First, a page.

http://www.ama-assn.org/ama/ama-wire/post/moc-vaccines-top-10-stories-ama-annual-meeting

 


Highlights include:


1. More transparent, physician-friendly MOC focus of new policy

Physicians took on the maintenance of certification (MOC) process at the 2015 AMA Annual Meeting Monday, calling for more transparency and education surrounding the process.

 

2. “Innovation ecosystem” shaping medicine’s future

 The AMA is improving the health of the nation by crafting an “innovation ecosystem,” AMA Executive Vice President and CEO James L. Madara, MD, said in his address. This includes the launch of the AMA’s STEPS Forward website, which offers a free series of physician-developed, proven solutions to make physician practices thrive.

 

3. Doctors call for two-year grace period for ICD-10 implementation

 With less than four months to go before the deadline for implementing the ICD-10 code set, physicians agreed to seek a two-year grace period to avoid financial disruptions, during which CMS would refrain from withholding payments because of coding mistakes. This would facilitate a smoother transition that would allow physicians to continue providing quality care to their patients.

 

4. From Rx monitoring to treatment: Solutions for overdose epidemic

 As the nation continues to grapple with its epidemic of opioid misuse, overdose and death, physicians supported additional steps to address this pressing public health issue.

 

5. Facing challenges strengthens physician-patient bond: AMA president

 In his final address as AMA president, Robert M. Wah, MD, congratulated physicians on undertaking numerous challenges this year, including accelerating change in medical education and improving health outcomes for patients with prediabetes and high blood pressure. He also called for true “meaningful use” by interoperability of EMR to harness technology to improve care, instead of it harnessing us.

 

6. New public health policies patients need to know—and why

Many of today’s precautions for public health and safety had their start with physicians at the AMA. Public health issues that doctors want to tackle next range from barring people younger than 21 from purchasing e-cigarettes to protecting youths with concussions.

 

7. GME funding, doc shortage tackled in new policy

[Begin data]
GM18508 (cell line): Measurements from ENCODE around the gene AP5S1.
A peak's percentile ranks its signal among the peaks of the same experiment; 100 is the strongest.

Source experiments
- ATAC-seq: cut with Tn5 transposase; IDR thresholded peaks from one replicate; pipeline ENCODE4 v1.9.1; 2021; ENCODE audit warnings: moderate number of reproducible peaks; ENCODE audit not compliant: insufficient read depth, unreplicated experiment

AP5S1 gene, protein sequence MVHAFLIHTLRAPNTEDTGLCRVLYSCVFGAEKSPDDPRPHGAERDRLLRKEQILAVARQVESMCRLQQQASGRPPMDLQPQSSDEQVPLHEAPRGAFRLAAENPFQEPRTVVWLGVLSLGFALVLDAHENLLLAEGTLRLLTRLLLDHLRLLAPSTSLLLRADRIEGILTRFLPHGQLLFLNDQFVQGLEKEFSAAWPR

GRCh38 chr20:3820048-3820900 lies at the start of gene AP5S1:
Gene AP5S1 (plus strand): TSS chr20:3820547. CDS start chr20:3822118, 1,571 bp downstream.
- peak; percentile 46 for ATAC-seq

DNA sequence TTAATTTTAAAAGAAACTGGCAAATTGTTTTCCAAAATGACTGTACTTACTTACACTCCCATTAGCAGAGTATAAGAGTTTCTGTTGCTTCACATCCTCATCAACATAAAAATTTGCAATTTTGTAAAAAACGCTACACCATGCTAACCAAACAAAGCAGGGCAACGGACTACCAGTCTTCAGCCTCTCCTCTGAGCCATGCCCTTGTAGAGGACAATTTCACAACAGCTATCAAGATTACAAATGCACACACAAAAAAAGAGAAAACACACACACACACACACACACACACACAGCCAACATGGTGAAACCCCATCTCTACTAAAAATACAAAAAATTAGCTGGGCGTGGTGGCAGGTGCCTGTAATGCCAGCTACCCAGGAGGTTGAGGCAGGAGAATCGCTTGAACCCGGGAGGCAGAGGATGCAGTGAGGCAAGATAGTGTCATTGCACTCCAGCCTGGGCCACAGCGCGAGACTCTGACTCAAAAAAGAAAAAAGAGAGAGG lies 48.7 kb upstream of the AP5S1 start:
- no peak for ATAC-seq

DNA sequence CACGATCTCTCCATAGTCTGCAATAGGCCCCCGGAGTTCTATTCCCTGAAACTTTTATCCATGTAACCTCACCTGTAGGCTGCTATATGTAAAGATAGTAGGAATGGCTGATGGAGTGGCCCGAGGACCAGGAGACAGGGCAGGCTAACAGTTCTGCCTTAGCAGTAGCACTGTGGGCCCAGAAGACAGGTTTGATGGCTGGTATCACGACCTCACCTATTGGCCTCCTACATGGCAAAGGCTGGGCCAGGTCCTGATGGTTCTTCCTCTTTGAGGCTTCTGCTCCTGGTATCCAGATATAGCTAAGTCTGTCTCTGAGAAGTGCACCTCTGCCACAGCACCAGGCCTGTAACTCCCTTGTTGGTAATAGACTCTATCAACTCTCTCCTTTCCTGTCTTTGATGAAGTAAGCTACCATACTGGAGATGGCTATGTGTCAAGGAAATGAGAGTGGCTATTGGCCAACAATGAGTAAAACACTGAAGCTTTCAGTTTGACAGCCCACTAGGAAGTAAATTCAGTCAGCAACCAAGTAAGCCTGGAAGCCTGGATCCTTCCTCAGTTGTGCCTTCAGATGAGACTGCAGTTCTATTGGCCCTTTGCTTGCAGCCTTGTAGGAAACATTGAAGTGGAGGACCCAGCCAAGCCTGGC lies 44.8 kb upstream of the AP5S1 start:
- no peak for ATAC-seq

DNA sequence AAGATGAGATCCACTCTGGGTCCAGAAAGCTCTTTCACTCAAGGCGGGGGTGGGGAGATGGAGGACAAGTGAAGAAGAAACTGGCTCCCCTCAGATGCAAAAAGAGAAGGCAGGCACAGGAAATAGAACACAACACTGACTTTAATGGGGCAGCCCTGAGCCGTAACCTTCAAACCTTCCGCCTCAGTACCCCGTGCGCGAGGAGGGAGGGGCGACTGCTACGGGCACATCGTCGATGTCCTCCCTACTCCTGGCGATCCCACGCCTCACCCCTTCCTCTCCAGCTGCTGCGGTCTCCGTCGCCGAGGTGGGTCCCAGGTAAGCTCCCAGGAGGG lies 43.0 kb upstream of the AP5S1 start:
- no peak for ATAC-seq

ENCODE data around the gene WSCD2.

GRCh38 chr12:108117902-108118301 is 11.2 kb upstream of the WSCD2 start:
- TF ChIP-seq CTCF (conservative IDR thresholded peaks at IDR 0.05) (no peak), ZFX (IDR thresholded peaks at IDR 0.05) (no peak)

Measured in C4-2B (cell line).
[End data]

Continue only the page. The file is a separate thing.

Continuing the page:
Physicians passed policy to address insufficient funding for graduate medical education (GME) ahead of a predicted shortage of 46,000-90,000 physicians over the next decade.

 

8. A story of hope: New AMA president points to power of physicians

For each story of frustration in the medical profession, “there is a story of vision, perseverance and success,” AMA President Steven J. Stack, MD, said in his inaugural address. “When it comes to something as important as shaping a better, healthier future, it will take every single one of us.” Dr Stack is an ER physician who practices in Lexington, Ky. He was sworn in as the 170th president of the AMA and is the youngest president in the past 160 years.

 

9. Medical reasons should be the only exemptions from vaccinations

As the debate around vaccinations continues to rage in the public, outbreaks of dangerous preventable diseases have continued to increase. For public health experts, the question has become, “Should individuals be given exemptions from required immunizations for non-medical reasons?” Physicians provided some answers with policy passed on Monday of the HOD.

 10. New AMA policy calls for research on violence against physicians

 Policy adopted Tuesday supports a new study on methods that will prevent violence against health care professionals while in the workplace. Attacks at hospital and social service settings account for almost 70 percent of nonfatal workplace assaults.

 

Regarding the California Resolutions:

The following were placed on the Reaffirmation Calendar:

Res 109 Medicare Coverage of Physician Administration of Medications Procured by Patients

Res 205 Doctor hospital Ownership

Res 410 mental Health Crisis Interventions

Res 411 Homeless Veterans

Res 509 Long Acting Reversible Contraception and Teen Pregnancy

The following were adopted by the HOD:

Res 009 Parent to Parent Ed on Child Vaccination

Res 107 Reimbursement for End-of-Life Counseling

Res 116 Study the Impact of the ACA Medicaid Expansion

Res 412 Electronic Cigarettes.

 

Respectfully submitted.

Peter N Bretan, MD, FACS.



James C Cotter, MD

The Importance of Vaccinating Your Children

By James C. Cotter, MD